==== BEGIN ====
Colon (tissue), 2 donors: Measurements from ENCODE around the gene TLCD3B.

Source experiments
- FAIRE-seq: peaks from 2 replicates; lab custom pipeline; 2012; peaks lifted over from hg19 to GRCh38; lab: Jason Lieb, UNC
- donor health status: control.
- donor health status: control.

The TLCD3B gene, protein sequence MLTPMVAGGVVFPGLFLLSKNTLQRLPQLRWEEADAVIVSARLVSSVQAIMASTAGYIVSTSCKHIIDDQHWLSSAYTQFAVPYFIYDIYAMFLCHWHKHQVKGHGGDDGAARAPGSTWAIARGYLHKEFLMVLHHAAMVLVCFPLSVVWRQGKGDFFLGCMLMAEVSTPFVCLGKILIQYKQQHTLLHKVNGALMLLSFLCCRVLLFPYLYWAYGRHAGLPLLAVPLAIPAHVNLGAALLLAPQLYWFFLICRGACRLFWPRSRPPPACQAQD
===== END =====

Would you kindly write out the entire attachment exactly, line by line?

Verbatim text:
Colon (tissue), 2 donors: Measurements from ENCODE around the gene TLCD3B.

Source experiments
- FAIRE-seq: peaks from 2 replicates; lab custom pipeline; 2012; peaks lifted over from hg19 to GRCh38; lab: Jason Lieb, UNC
- donor health status: control.
- donor health status: control.

The TLCD3B gene, protein sequence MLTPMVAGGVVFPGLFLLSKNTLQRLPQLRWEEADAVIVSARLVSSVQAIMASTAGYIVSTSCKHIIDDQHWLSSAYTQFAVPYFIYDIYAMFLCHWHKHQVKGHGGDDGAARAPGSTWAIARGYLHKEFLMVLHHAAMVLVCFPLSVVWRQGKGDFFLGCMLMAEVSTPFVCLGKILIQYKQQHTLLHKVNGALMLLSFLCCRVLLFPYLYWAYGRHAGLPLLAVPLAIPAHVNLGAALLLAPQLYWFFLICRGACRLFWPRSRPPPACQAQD